Nick Antosca’s second novel, a southern gothic ghost story with heavy echoes of Ray Bradbury, begins with the main character, Bram, driving into the gravel parking lot of a bar late at night and accidentally running over a dog. The dog is badly injured, its legs mangled, and Bram is put in the position of killing the dog to end its misery. But the dog crawls away before Bram is able to find a gun to dispatch it. Shortly after, he happens upon a set of a child’s bones and is soon visited by the ghost of that child, Adam Dovey, who begs Bram to help find the man who killed him so they can “get him.”
He introduces characters like Jacob Bunny, a reluctant child murderer, and uses an effective device to flashback to his past, to show the audience that while a man may do evil things, he may not be evil. He links Adam and Bram in a metaphysical way, and forces Bram to follow Adam out on his dubious mission to seek revenge on the man that murdered him.
Antosca quickly sets a metronomic rhythm for the book. He puts his characters in uncompromising positions, sets them on paths and watches as they try to negotiate their way through them. It’s a refreshing thing to see an author of his generation using these tools of storytelling with such a deft hand. It feels like most authors his age are content to delve deep into a character, to let the voice propel the story, or to get drunk on language in the hopes that it will lead somewhere. While his voice and language are strong and metered, the characters fully drawn, Antosca seems unsatisfied in letting these elements carry the weight of the story. He straps these storytelling elements into a fixed track towards conflict, unable to escape until they reach the end. The result is a novel that is immensely enjoyable to read and impossible to put down.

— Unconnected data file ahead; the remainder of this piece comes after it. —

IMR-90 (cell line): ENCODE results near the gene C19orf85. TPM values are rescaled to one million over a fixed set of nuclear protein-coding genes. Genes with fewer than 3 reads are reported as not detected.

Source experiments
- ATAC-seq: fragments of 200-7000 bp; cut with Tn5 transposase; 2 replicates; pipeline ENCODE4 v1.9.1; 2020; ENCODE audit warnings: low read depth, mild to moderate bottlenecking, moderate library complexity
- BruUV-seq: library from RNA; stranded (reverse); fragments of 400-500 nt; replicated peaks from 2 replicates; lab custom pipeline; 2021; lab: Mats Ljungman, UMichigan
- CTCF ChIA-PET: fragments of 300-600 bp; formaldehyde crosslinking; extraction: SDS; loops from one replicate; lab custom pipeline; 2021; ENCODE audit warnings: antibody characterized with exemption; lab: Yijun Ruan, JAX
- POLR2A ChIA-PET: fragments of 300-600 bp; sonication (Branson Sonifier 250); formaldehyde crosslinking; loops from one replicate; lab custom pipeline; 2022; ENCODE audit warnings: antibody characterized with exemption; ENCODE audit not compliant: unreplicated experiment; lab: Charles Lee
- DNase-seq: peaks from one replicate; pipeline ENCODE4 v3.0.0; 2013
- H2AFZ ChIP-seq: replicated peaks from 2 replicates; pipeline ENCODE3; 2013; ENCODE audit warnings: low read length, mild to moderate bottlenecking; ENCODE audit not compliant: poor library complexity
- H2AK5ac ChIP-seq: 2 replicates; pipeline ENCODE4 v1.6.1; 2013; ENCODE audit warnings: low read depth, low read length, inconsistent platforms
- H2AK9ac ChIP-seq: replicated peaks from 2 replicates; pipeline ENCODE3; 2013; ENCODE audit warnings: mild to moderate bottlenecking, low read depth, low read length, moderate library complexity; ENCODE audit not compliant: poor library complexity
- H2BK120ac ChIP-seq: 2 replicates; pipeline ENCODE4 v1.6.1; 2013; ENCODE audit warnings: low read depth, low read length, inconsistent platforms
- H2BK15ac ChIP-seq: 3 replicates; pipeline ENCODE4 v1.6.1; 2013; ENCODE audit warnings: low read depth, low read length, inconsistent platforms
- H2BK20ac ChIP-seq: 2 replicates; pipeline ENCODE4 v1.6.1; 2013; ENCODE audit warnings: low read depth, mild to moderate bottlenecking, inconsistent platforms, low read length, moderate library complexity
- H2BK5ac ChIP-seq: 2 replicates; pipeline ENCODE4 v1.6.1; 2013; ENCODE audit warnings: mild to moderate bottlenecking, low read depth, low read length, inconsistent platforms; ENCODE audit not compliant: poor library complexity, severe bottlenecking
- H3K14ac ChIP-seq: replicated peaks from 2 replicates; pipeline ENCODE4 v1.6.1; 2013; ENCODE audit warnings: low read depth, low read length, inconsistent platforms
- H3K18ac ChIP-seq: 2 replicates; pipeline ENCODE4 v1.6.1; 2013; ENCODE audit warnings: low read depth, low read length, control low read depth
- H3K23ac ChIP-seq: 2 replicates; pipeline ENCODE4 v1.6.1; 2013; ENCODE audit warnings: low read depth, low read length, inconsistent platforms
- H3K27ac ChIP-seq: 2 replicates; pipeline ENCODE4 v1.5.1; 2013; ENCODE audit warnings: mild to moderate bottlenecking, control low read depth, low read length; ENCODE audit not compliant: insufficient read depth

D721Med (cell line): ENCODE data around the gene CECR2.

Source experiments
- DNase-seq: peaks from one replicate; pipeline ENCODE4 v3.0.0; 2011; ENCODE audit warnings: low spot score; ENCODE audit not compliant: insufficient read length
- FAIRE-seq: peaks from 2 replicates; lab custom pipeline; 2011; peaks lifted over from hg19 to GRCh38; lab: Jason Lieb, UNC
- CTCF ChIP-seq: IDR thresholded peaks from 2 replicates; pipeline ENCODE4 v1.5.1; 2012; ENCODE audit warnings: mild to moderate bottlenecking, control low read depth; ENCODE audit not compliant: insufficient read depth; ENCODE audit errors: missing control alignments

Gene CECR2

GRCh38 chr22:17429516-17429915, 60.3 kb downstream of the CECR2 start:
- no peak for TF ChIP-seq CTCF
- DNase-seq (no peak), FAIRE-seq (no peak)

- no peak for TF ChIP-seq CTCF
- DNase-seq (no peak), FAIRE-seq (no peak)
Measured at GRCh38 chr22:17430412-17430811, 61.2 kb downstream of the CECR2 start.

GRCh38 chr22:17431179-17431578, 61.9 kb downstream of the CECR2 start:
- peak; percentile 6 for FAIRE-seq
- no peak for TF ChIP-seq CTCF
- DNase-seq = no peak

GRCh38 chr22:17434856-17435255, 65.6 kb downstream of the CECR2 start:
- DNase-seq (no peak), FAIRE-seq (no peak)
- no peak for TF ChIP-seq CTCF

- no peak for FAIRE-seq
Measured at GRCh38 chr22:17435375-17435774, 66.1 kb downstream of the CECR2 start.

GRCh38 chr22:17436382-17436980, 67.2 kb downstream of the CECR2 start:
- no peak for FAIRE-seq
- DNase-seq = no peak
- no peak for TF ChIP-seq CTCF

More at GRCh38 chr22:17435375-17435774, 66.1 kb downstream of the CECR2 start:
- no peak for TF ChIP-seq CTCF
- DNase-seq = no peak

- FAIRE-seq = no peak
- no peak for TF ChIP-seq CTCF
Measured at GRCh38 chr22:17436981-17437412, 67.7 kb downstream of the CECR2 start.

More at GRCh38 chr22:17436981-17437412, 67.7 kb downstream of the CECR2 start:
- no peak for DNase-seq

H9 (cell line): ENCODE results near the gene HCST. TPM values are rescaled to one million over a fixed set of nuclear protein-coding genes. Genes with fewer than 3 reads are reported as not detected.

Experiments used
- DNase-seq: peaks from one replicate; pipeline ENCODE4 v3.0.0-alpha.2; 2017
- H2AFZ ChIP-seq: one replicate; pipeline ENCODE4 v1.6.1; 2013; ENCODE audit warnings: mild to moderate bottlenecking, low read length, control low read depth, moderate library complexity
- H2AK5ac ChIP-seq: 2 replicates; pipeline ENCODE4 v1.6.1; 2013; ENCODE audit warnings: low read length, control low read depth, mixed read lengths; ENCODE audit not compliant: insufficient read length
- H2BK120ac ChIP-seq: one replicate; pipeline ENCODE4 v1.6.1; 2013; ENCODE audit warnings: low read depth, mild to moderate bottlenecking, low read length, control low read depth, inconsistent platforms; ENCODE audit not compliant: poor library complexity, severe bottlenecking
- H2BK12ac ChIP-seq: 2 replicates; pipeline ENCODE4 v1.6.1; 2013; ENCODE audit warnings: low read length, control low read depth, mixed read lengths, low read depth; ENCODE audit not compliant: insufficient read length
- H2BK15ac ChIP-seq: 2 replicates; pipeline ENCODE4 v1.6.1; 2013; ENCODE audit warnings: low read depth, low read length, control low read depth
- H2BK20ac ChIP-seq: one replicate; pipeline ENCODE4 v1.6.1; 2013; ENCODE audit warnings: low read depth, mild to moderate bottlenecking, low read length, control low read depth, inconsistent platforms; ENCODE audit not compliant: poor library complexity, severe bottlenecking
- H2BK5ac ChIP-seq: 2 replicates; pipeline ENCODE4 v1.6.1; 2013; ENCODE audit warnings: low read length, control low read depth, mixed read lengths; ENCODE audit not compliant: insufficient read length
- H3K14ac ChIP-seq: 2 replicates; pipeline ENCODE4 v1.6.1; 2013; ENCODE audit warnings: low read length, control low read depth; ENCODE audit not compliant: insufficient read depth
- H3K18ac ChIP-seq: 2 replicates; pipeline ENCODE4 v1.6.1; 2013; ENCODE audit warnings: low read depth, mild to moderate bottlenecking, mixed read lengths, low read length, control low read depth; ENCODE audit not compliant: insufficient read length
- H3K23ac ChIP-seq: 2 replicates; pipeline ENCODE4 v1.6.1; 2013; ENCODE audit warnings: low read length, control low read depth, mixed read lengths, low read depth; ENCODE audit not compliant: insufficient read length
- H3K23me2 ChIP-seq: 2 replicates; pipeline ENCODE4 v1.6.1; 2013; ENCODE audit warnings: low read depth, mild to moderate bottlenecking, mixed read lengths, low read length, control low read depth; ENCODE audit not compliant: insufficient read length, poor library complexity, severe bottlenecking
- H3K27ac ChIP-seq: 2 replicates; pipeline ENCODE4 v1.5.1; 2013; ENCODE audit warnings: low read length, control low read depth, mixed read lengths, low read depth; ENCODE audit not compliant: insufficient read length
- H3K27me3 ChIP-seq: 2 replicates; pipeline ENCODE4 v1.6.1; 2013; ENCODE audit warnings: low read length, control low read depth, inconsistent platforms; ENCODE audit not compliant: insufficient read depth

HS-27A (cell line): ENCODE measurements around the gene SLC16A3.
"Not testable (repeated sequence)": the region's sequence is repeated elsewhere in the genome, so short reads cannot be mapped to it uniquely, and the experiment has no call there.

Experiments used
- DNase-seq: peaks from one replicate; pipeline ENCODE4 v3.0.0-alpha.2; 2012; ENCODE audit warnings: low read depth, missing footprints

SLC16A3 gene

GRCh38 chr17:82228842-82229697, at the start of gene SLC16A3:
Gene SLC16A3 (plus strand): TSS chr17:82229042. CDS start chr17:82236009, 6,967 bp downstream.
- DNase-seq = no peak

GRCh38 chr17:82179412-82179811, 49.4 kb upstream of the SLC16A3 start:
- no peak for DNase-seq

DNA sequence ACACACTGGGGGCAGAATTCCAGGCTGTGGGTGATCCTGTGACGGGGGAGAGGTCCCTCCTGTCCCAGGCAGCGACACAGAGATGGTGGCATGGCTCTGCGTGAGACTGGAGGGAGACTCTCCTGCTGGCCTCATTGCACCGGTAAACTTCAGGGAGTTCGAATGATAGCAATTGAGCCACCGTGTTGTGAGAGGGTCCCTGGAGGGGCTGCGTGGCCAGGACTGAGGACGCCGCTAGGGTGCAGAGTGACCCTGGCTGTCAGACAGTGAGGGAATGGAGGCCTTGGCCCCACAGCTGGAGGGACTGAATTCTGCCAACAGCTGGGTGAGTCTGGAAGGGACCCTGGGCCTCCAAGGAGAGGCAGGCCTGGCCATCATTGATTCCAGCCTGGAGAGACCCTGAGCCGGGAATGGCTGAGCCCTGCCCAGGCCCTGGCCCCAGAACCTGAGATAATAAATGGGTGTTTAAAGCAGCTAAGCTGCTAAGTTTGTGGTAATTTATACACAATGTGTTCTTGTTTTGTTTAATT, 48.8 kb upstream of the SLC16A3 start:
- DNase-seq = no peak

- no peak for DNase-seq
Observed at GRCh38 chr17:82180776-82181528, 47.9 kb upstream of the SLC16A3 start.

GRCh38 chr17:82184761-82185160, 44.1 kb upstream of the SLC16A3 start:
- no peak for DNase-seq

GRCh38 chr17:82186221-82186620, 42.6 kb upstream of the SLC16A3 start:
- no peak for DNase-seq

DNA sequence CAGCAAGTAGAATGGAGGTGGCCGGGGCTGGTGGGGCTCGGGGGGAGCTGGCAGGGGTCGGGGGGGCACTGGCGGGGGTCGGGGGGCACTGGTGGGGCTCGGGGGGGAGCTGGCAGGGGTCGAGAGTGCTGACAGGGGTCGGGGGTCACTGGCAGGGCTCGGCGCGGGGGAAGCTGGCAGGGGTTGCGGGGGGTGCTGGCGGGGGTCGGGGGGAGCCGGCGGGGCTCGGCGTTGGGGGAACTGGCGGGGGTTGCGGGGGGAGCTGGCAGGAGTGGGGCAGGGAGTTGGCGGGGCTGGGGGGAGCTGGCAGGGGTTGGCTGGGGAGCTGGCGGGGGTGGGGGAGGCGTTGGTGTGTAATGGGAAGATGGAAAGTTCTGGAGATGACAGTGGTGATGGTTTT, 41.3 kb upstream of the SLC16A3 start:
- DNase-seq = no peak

If there’s an area where the book leaves you wanting, it’s in the realm of cultural relevance. The world of Midnight Picnic is somewhat timeless, capable of taking place at any point in the last 50 years. There are no pop culture references, no mention of brands or companies, nothing to place the story specifically in one time or another. In doing so, Antosca makes the story accessible to an audience of all ages, but he robs himself of the opportunity to make any sort of statements or comments on the world in which he lives.
However, Antosca’s aim with Midnight Picnic is not to create a zeitgeist, but rather to tell a good ghost story, and in that regard the book is an incredible success. But something about reading a young author with this much talent, it begs the question as to why a ghost story grips his attention as severely as it does. For a generation that struggles so painfully to define itself, it’s unexpected to see a writer refuse to broach the topic in novel form. If anything, it leaves the reader poised with excitement to see what Antosca do next.